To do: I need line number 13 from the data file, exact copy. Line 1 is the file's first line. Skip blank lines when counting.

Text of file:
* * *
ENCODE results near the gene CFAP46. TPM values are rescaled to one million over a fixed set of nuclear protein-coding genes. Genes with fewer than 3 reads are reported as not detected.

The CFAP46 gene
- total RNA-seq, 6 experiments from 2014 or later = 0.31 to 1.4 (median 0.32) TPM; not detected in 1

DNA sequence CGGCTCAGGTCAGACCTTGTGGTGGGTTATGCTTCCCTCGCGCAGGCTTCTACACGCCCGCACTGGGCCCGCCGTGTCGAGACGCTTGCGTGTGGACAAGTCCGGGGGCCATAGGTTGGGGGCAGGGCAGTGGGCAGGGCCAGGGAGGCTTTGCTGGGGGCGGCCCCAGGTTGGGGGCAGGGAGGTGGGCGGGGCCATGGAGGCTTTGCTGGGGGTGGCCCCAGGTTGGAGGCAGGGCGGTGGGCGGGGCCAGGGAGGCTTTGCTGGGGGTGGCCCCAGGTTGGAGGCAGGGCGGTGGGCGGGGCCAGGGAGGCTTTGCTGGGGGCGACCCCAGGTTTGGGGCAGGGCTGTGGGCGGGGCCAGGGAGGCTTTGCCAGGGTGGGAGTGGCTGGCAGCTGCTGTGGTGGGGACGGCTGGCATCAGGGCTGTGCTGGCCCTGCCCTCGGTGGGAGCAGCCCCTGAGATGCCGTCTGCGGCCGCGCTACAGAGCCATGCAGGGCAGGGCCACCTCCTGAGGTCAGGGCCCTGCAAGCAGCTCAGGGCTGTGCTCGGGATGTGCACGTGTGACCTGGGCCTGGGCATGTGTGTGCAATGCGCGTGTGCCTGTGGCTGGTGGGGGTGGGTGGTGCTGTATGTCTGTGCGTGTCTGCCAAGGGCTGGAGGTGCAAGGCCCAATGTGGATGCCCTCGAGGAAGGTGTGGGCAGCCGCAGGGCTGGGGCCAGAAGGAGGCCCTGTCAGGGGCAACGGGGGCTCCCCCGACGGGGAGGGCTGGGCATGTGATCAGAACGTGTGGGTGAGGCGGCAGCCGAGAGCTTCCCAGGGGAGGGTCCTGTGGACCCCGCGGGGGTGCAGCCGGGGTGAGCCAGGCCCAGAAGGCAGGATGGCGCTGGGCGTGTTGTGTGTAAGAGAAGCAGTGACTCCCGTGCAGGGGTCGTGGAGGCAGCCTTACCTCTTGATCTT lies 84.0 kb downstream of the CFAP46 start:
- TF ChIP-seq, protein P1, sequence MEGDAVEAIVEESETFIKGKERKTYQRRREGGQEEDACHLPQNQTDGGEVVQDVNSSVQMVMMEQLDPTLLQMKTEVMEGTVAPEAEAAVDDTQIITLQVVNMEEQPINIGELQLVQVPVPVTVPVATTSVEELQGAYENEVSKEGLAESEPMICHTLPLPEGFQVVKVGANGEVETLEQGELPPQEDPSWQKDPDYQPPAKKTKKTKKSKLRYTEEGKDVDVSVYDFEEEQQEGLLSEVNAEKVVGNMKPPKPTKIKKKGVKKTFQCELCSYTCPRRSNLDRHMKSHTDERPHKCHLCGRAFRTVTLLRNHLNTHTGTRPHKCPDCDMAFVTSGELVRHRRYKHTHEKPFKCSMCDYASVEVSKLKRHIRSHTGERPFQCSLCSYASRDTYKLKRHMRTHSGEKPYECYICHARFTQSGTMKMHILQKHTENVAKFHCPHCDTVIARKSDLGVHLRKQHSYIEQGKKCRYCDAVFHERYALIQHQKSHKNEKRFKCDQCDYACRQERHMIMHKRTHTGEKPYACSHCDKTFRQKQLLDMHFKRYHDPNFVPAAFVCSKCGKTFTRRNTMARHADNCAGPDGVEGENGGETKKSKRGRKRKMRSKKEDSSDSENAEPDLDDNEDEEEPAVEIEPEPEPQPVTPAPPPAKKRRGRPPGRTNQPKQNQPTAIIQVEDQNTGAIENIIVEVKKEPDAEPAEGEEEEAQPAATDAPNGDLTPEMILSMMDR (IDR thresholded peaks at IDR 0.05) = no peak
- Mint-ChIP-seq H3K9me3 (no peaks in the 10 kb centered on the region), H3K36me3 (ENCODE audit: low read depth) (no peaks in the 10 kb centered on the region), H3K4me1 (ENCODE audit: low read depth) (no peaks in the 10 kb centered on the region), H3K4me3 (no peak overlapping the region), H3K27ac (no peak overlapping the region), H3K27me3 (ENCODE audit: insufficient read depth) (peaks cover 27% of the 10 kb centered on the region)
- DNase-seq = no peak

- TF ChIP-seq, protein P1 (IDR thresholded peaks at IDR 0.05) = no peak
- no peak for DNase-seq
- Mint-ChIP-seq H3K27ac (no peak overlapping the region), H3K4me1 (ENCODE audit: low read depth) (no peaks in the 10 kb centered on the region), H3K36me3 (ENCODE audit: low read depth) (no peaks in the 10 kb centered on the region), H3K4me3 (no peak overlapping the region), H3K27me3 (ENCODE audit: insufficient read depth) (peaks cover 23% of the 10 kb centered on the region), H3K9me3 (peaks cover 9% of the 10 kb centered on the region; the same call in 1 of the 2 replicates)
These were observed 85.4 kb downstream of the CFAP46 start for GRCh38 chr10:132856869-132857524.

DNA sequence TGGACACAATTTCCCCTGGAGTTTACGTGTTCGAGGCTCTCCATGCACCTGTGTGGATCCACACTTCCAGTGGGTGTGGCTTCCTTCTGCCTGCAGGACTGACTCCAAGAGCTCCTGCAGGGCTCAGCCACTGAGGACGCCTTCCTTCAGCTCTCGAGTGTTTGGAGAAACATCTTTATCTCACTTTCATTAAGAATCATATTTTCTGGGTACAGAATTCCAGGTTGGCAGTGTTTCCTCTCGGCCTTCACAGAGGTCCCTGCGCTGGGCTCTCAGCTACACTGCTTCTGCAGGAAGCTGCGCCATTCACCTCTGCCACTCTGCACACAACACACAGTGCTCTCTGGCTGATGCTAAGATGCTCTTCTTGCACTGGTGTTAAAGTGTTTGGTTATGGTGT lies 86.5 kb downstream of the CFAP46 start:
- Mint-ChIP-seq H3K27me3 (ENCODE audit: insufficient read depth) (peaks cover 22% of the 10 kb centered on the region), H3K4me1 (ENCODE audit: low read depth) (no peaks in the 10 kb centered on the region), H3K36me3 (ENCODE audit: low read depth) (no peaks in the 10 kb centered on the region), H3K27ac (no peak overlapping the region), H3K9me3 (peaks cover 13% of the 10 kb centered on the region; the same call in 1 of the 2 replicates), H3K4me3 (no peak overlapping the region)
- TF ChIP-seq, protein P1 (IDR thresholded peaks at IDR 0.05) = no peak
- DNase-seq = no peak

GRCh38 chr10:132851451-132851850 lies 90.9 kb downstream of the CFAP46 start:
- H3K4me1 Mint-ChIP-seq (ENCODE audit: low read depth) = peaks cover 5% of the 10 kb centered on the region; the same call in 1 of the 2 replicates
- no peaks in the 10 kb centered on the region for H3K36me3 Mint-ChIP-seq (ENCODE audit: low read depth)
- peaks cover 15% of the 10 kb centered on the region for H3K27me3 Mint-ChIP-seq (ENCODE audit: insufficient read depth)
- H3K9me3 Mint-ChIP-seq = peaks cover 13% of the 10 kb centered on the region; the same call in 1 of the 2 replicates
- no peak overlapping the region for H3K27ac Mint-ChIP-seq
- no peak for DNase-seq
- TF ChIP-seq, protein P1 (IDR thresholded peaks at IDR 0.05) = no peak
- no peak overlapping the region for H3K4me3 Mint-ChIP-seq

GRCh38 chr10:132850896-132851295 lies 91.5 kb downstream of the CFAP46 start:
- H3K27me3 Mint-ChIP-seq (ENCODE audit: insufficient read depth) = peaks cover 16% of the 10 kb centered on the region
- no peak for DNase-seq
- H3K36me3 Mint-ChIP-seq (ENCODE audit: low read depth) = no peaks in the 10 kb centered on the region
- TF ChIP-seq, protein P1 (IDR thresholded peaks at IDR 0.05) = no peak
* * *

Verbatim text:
- Mint-ChIP-seq H3K27me3 (ENCODE audit: insufficient read depth) (peaks cover 22% of the 10 kb centered on the region), H3K4me1 (ENCODE audit: low read depth) (no peaks in the 10 kb centered on the region), H3K36me3 (ENCODE audit: low read depth) (no peaks in the 10 kb centered on the region), H3K27ac (no peak overlapping the region), H3K9me3 (peaks cover 13% of the 10 kb centered on the region; the same call in 1 of the 2 replicates), H3K4me3 (no peak overlapping the region)